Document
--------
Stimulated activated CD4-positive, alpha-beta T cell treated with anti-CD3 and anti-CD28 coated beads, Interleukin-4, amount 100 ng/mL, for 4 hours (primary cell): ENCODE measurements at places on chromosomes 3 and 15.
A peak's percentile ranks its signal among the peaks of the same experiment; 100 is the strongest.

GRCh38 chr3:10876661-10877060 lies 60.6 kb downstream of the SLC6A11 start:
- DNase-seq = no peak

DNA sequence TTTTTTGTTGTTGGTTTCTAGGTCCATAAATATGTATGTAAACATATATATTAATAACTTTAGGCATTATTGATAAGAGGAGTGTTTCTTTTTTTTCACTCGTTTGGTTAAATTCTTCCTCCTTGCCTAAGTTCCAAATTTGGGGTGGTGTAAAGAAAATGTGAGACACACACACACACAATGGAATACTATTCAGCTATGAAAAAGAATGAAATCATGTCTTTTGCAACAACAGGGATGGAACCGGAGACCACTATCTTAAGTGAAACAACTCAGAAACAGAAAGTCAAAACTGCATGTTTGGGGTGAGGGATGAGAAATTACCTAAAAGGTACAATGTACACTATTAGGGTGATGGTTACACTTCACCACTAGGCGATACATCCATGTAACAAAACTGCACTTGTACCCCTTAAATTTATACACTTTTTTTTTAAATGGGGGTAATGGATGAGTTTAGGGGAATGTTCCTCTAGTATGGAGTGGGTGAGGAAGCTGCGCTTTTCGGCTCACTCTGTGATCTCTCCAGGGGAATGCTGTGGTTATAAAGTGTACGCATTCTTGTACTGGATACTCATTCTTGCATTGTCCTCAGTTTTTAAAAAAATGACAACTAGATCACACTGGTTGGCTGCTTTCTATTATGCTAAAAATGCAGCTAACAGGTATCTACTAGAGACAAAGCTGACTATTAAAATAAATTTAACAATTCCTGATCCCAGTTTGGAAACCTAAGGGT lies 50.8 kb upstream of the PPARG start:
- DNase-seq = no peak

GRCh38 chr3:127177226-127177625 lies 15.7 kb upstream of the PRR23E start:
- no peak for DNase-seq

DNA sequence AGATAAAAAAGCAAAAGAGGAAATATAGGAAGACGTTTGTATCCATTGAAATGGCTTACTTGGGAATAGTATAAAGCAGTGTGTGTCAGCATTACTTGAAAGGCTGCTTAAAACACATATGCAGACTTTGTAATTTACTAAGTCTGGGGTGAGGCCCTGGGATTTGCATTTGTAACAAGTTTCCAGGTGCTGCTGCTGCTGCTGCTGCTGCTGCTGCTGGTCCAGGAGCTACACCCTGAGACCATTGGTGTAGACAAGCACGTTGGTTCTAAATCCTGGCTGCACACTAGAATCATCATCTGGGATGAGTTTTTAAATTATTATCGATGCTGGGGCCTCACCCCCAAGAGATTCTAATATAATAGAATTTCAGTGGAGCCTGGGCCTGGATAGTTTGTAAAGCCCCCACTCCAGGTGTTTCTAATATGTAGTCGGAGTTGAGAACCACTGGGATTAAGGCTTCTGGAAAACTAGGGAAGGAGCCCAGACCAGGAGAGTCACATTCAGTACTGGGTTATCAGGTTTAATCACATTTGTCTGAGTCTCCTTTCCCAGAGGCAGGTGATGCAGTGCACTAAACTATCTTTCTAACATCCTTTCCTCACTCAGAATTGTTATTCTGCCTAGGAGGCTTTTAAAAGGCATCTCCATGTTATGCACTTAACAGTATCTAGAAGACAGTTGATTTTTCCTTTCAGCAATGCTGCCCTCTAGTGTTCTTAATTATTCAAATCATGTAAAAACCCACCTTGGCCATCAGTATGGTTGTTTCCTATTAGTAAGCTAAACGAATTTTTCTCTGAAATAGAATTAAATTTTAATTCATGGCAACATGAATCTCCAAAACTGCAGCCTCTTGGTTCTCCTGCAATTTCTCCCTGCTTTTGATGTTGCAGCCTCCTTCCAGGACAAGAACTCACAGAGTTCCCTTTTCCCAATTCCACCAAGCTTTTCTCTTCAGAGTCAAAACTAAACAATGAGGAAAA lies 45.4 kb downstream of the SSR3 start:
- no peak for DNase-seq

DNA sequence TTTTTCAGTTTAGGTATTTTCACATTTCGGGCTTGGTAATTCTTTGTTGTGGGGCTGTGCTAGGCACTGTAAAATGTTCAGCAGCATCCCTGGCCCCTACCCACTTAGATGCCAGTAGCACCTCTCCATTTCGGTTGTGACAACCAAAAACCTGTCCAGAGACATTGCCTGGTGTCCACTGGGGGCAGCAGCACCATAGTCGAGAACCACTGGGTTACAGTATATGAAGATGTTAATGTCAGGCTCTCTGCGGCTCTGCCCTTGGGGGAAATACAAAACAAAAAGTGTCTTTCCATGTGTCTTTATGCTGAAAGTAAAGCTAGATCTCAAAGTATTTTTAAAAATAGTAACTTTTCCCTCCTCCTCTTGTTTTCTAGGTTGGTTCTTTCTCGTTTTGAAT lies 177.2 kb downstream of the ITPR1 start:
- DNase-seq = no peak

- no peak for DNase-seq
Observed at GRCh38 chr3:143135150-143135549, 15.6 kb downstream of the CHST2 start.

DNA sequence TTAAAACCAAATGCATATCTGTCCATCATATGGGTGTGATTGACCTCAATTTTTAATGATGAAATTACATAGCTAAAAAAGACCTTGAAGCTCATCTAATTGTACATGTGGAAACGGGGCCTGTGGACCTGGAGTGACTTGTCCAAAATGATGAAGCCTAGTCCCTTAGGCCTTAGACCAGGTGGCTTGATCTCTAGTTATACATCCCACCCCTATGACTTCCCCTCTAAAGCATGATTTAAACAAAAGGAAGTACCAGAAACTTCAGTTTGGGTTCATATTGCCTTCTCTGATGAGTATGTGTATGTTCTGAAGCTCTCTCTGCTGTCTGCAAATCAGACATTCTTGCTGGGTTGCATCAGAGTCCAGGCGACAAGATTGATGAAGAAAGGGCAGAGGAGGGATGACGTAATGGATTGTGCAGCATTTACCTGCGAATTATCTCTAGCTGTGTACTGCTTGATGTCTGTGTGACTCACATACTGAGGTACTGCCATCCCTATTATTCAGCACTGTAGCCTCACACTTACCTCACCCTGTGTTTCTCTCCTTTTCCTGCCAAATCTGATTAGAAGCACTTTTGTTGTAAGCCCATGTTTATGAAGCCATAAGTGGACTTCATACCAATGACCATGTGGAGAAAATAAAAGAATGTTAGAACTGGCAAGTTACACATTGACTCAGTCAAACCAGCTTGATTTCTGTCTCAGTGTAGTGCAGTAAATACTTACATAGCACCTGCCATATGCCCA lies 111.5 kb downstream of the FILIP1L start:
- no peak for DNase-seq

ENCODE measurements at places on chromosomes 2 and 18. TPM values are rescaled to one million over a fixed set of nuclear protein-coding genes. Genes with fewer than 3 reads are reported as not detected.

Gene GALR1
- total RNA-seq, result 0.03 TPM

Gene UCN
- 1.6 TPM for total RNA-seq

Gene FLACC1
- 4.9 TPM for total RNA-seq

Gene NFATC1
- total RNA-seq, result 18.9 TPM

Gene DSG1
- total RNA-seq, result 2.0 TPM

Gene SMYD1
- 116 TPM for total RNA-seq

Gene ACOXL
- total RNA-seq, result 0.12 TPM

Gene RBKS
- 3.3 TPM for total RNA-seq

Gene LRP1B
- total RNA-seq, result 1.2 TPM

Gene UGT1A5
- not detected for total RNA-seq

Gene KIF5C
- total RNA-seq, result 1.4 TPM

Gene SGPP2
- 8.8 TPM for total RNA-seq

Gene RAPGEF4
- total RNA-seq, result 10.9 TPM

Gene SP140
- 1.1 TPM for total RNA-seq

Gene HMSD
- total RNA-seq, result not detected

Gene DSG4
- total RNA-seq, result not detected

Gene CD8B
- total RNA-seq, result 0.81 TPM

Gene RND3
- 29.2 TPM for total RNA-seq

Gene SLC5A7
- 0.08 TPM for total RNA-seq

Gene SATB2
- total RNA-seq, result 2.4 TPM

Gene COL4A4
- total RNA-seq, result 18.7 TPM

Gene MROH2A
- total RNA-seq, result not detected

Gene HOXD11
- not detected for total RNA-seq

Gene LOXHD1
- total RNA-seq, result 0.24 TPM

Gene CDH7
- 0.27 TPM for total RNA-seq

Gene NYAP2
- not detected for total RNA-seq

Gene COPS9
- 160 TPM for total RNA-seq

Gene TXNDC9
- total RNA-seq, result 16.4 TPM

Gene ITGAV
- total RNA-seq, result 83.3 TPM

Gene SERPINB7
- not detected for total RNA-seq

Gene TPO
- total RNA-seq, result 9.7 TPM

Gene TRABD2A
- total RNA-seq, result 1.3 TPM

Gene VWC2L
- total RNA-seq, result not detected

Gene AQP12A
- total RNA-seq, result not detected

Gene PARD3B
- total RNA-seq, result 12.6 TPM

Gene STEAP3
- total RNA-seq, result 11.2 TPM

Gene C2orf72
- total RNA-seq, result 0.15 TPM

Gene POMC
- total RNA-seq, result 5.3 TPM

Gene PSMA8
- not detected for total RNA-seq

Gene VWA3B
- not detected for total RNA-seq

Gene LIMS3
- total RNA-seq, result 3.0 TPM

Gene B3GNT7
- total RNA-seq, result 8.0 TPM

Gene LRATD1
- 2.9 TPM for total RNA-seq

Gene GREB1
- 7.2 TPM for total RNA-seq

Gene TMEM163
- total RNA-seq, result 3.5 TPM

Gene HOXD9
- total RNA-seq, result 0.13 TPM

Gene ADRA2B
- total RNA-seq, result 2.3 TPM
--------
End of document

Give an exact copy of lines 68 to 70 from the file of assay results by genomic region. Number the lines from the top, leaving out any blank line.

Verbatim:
Gene NYAP2
- not detected for total RNA-seq

Gene COPS9